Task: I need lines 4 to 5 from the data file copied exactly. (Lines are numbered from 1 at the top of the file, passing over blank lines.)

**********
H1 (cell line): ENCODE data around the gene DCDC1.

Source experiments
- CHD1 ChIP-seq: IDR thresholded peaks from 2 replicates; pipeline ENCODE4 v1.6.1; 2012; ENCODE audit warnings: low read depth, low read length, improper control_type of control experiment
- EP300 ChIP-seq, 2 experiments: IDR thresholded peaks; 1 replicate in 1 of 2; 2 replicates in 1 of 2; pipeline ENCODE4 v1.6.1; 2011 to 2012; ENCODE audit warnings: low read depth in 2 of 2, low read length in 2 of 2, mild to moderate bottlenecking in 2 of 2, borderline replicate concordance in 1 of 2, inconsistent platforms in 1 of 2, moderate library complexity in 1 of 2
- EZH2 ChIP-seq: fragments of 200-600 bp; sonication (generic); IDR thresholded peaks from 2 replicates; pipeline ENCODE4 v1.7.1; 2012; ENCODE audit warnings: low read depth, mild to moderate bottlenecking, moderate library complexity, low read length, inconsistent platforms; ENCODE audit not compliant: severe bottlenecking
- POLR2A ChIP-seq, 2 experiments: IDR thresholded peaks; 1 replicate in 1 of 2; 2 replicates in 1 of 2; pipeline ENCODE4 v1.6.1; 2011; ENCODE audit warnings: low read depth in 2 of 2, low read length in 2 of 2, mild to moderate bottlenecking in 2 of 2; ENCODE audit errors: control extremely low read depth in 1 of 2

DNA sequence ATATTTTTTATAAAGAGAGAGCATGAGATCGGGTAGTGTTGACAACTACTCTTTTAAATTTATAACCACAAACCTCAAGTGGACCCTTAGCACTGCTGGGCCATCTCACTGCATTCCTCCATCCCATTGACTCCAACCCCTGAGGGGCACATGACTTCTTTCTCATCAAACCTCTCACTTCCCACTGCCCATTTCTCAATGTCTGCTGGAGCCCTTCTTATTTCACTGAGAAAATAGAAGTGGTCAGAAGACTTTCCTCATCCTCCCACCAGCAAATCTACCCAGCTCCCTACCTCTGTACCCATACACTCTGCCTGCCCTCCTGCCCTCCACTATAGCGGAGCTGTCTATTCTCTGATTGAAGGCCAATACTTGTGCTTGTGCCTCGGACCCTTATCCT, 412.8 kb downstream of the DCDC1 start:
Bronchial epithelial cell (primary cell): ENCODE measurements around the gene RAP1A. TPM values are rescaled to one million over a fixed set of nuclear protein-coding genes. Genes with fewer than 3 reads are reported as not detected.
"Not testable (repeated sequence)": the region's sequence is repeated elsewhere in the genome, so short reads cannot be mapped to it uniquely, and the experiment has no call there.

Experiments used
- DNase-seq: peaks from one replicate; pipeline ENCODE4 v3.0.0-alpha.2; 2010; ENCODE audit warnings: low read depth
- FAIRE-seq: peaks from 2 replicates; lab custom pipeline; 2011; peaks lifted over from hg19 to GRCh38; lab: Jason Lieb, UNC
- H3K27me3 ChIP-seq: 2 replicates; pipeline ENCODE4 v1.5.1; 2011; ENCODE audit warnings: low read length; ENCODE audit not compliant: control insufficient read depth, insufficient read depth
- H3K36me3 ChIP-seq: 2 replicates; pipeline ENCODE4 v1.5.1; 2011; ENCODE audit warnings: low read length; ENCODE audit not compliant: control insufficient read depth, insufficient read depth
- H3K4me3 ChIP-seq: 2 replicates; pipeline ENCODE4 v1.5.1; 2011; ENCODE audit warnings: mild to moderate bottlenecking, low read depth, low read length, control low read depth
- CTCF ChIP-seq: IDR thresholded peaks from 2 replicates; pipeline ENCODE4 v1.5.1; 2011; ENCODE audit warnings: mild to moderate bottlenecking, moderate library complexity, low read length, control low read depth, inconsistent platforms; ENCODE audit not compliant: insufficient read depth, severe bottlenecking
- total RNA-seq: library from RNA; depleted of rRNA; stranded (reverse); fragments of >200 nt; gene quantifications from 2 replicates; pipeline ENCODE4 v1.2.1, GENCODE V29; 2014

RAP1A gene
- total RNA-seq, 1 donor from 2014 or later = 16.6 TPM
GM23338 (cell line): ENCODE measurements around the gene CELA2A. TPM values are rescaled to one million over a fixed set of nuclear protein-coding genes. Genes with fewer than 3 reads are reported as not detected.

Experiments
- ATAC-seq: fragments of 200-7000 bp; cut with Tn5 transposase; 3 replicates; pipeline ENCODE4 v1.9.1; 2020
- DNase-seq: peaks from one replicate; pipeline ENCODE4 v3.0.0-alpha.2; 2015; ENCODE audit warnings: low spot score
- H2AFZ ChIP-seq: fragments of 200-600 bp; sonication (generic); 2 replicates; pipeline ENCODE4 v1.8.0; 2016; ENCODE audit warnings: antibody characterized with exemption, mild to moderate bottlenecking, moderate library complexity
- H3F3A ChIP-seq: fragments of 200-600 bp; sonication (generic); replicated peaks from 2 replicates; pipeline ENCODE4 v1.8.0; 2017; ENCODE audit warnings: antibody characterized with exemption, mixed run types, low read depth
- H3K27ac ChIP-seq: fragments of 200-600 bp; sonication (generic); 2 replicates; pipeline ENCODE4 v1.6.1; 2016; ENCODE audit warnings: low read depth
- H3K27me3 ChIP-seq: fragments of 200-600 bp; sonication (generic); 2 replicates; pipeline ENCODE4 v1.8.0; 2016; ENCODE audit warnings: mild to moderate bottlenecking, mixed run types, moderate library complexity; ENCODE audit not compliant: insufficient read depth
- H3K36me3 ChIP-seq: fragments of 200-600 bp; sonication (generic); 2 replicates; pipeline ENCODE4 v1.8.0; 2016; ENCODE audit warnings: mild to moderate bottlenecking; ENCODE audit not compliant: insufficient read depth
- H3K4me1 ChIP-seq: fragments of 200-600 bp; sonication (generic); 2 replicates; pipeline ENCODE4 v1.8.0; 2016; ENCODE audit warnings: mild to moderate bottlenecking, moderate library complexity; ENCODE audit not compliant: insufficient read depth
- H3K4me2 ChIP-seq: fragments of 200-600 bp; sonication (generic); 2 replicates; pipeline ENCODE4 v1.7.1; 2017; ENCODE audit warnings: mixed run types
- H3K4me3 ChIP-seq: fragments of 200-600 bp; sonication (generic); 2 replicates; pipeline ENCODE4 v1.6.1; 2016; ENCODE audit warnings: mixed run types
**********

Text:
- EP300 ChIP-seq, 2 experiments: IDR thresholded peaks; 1 replicate in 1 of 2; 2 replicates in 1 of 2; pipeline ENCODE4 v1.6.1; 2011 to 2012; ENCODE audit warnings: low read depth in 2 of 2, low read length in 2 of 2, mild to moderate bottlenecking in 2 of 2, borderline replicate concordance in 1 of 2, inconsistent platforms in 1 of 2, moderate library complexity in 1 of 2
- EZH2 ChIP-seq: fragments of 200-600 bp; sonication (generic); IDR thresholded peaks from 2 replicates; pipeline ENCODE4 v1.7.1; 2012; ENCODE audit warnings: low read depth, mild to moderate bottlenecking, moderate library complexity, low read length, inconsistent platforms; ENCODE audit not compliant: severe bottlenecking